Price of Anarchy, Auctions, and Approximations
In many applications driven by the internet, computation has to be performed in the presence of strategic interactions between multiple autonomous entities. This raises the question: What happens when the input to an algorithm are controlled by rational agents, and each of them, in turn, is affected by the algorithm's output? A systematic study of this question led to the growth of ``algorithmic game theory''. In the talk I will focus on two important topics within this field -- the study of auctions, and price of anarchy.
Motivated by the electronic markets such as eBay and Google adwords, I will first visit the topic of Auction Theory from an algorithmic perspective. In this setting, an auctioneer wants to sell some items to a group of bidders. The bidders' valuations for the items are private knowledge, but they are drawn from publicly known prior distributions. An auction scheme is called ``truthful'' if it gives an incentive to every bidder to report her true value. The goal is to find a truthful auction that maximizes the seller's revenue.
Naturally, to execute the optimal auction we need to know the prior distributions. An intriguing question is to design a truthful auction that does not require the knowledge of these priors, but still manages to get a constant fraction of the optimal revenue. Such auctions are called ``prior-free''. I will conclude the first part of the talk by presenting my recent work on prior-free auctions with asymmetric bidders.
Next, I will consider the game-theoretic variant of a classical scheduling-problem. The setting captures a distributed environment with heterogeneous machines (or data centers) and jobs (or clients) that are situated across different geographical locations. The objective is to minimize the weighted sum of the completion times of the jobs. Each job, however, is a selfish agent and selects a machine that minimizes its own completion time. This defines a game between the jobs. A Nash equilibrium of this game is an outcome where no job wants to switch to another machine. The ``price of anarchy'' is the maximum possible ratio between the objective at a Nash equilibrium and the objective at the globally-optimal outcome. Intuitively, it measures the degradation in overall system-performance due to the presence of selfish jobs.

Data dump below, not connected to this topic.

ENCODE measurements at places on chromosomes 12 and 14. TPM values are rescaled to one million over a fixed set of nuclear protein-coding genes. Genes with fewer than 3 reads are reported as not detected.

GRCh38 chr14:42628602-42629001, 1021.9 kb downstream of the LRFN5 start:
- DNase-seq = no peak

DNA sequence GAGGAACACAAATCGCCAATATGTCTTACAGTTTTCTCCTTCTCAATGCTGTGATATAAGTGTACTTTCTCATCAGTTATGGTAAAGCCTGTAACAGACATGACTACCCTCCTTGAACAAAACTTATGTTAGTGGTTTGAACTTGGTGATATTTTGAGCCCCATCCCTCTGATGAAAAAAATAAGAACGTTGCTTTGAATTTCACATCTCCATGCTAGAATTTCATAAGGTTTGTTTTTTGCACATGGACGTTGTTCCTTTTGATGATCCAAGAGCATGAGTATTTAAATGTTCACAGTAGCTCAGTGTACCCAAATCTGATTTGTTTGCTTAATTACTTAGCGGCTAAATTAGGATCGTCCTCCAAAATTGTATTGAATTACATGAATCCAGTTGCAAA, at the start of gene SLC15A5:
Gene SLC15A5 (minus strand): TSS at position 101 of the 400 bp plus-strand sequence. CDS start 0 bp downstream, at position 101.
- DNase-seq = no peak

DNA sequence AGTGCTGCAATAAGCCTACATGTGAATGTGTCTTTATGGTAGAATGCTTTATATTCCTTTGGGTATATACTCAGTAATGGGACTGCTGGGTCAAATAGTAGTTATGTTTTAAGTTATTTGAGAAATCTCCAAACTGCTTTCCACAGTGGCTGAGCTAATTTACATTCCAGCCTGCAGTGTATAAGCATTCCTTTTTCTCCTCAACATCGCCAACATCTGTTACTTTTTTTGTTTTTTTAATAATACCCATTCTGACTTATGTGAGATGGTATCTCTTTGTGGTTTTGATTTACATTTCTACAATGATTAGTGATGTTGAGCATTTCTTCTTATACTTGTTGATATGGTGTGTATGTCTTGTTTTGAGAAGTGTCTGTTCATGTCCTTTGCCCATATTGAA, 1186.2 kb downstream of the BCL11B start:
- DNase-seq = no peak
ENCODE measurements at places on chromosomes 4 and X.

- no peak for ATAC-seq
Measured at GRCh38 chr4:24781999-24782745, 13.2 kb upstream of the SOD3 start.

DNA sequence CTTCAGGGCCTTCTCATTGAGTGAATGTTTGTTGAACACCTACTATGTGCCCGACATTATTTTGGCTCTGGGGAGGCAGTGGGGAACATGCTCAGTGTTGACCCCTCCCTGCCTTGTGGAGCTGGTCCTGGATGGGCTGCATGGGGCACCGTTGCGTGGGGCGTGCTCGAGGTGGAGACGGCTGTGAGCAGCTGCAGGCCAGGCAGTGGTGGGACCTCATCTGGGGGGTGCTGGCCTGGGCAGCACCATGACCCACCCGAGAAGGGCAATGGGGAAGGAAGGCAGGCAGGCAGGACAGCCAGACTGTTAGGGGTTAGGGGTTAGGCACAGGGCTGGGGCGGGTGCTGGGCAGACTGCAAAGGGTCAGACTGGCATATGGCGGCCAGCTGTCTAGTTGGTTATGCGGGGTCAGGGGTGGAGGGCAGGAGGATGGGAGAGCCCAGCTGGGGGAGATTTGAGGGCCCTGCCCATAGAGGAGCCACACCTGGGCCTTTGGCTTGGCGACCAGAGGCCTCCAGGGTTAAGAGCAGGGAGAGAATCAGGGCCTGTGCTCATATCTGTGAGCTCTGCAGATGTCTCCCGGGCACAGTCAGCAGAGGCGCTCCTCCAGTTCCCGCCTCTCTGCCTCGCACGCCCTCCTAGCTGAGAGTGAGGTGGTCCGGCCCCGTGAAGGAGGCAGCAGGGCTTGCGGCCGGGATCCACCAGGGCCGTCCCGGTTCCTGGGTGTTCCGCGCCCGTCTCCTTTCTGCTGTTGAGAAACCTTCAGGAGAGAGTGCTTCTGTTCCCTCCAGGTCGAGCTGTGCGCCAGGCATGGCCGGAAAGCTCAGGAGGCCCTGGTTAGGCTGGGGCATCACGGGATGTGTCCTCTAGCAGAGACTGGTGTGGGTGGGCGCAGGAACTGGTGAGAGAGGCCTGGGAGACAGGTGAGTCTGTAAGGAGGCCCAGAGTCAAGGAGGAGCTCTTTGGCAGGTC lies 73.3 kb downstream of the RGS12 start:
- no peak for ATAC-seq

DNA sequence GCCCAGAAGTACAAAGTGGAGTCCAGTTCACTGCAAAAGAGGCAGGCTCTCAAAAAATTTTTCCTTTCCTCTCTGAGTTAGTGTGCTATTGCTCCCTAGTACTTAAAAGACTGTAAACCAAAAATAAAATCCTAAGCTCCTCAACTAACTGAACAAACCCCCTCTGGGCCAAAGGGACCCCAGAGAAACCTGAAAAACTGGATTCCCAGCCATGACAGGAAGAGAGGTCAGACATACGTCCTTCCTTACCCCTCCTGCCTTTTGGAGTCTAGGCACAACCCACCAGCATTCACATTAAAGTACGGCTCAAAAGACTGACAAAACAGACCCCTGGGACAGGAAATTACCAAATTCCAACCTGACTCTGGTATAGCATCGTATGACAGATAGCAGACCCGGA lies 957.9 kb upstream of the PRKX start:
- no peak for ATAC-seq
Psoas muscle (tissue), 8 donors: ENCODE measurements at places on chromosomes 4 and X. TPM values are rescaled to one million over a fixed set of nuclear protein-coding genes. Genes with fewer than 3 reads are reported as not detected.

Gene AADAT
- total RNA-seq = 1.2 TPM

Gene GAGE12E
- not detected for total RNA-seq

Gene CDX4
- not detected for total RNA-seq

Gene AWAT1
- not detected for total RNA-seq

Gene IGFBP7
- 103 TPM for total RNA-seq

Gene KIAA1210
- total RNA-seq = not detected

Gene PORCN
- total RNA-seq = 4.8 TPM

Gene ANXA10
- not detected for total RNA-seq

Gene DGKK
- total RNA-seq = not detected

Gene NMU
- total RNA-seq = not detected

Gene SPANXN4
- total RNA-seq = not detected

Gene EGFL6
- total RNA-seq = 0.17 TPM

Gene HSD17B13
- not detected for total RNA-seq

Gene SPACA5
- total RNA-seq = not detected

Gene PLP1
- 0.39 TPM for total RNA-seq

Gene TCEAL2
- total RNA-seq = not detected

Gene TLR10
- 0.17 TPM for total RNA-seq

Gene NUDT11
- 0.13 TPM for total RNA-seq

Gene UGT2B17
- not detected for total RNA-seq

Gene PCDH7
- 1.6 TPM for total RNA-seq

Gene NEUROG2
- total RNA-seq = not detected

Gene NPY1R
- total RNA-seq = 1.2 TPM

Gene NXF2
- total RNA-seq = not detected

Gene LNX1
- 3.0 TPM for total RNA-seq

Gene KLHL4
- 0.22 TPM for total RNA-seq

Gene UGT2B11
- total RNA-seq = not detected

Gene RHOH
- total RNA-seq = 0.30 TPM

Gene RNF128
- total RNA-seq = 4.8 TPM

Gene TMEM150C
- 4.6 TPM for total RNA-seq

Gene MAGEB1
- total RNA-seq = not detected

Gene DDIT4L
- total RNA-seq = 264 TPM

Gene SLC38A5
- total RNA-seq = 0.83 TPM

I will present a generic characterization of the scheduling policies which give a small Price of Anarchy. On the technical side, I will show how to derive this result using a linear program for the underlying optimization problem and dual-fitting.
I will conclude the talk by presenting some interesting open directions for future research.